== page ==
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United Way of Washington County gives $854,060 to agencies, programs

Organization is asking for more accountability from those receiving grants

June 16, 2013|By KAUSTUV BASU | kaustuv.basu@herald-mail.com

The United Way of Washington County awarded grants worth $854,060 to 21 community agencies to fund 27 programs.

A total of 29 local nonprofits requested nearly $1.68 million in grant money to fund 48 programs this year.

The United Way has changed the way the grants are distributed, part of a plan set in motion in 2009 that will make the disbursement “more targeted and more strategic,” said Melissa Reabold, executive director of the United Way of Washington County.

Reabold said that in the past, the United Way raised and gave out the money to its member agencies to fill revenue gaps.

The United Way has moved away from that model, Reabold said, and now the money is available as grants to any local health and human service nonprofits to fund specific programs.

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The agencies receiving the grants have to provide information to the United Way on how the money is being used and what results are being achieved.

Now, agencies have to request “community impact” grants for a specific program, Reabold said, and they have to let the United Way know, through quarterly reports, what results “we are getting out of the program.”

For example, the agency in charge of a tutoring program designed to help students graduate from high school will have to show how many students are graduating, Reabold said.

One reason for the change is that donors want to know how the money they donate is being used, she said.

Reabold said the grant money was given out in three key areas: education, income and health.

United Way officials said previously that the agency adopted goals for their three focus areas using the Strategic Community Impact Plan, or SCIP, developed in conjunction with Community Foundation of Washington County Md., Inc. and the community.

The SCIP program is the result of a collaborative effort to identify the most pressing health and human-service needs, as well as arts, culture and tourism, jobs and economic development, civic engagement and education in Washington County. The effort included the identification and prioritization of needs, as well as the development of goals and strategies to assist the community in having an impact upon those needs.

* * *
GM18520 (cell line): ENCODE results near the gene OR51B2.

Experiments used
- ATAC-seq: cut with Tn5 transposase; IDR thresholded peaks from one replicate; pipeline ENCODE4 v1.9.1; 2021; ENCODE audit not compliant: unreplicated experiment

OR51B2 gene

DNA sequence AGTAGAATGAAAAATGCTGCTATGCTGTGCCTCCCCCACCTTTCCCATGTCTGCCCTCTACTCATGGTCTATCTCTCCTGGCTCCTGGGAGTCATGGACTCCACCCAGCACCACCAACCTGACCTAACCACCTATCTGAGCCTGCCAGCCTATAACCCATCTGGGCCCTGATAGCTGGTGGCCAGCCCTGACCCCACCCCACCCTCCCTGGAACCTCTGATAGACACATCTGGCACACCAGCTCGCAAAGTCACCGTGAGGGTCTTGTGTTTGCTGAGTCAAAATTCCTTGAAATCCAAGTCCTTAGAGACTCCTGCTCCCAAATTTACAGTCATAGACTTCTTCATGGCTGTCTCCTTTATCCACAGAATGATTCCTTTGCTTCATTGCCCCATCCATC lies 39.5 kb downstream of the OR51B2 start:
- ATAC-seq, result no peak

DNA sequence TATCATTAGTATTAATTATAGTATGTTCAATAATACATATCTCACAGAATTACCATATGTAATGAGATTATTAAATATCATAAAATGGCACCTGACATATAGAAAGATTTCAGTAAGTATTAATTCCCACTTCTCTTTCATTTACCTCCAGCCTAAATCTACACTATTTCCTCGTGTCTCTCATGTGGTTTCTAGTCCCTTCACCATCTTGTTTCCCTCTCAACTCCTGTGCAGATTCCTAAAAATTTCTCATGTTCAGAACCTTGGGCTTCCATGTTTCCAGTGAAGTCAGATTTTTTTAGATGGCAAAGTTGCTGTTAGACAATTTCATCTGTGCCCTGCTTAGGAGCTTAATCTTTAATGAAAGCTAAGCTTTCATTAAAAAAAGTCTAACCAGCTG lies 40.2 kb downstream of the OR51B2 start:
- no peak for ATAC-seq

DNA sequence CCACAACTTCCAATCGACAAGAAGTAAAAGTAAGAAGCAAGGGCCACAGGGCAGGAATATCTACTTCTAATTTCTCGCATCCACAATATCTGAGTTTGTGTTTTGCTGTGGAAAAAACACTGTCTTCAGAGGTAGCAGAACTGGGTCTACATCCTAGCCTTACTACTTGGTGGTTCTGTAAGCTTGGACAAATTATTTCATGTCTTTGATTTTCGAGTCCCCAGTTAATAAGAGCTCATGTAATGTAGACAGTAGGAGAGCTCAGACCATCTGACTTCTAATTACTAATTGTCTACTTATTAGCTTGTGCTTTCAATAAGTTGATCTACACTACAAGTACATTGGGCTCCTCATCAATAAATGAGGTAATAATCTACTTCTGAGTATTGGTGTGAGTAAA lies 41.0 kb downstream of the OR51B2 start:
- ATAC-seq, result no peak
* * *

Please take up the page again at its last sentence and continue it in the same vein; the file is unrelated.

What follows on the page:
“We want to be able to invest in solutions,” she said.

She said the United Way wants to find out about results, outcomes and impacts of the programs it funds.

The grants, according to a news release from the United Way, are awarded for a six-month period. If the agency meets its goals as stated in its grant application, the rest of the grant is provided in the next six months.

“That award is dependent on the agency meeting its outcomes as stated in the grant application and whether or not the 2013 campaign goes as successfully as the past year’s campaign,” according to the release.

Community agencies are being encouraged to work together, Reabold said.

The release notes that “applications featuring partnerships and collaborative efforts were strongly encouraged” during the current cycle of funding.

Reabold said a community organization could direct a person it is helping to another program in a different agency.

“We are all for partnering together,” Reabold said.

For instance, the Boys & Girls Club of Washington County, which received a grant, is partnering with the Town of Williamsport and the Washington County Community Action Council for a summer program for children called Williamsport Summer Enhancement.

Reabold said the United Way’s goal was to be able to help residents of the county, “so that they become productive members of society.”

Where did the money go?

The total award amounts listed in the three categories below exceed the grant amount of $854,060 listed elsewhere. That’s because the grants cross over two campaign years, according to Melissa Reabold, executive director of United Way of Washington County.
United Way of Washington County awarded Community Impact grants in three categories to the following agencies in support of their programs:

Education: Total awarded was $373,390, focusing on academics, social competence and family support to create a cohesive plan to address educational needs from birth through adulthood. 

  • Boys & Girls Club (three grants) — Project Smart, Williamsport Summer Enhancement, and Afterschool & Summer Enhancement
  • Children in Need — Client monthly visits
  • Friends of Safe Place — Real Care Shaken Baby
  • Girls Inc. — Grow a Girl
  • HARC — Micah’s Backpack
  • Mason Dixon-Boy Scouts — STEM
  • United Way of Washington County — Summer Learning Loss
  • YMCA — Child care
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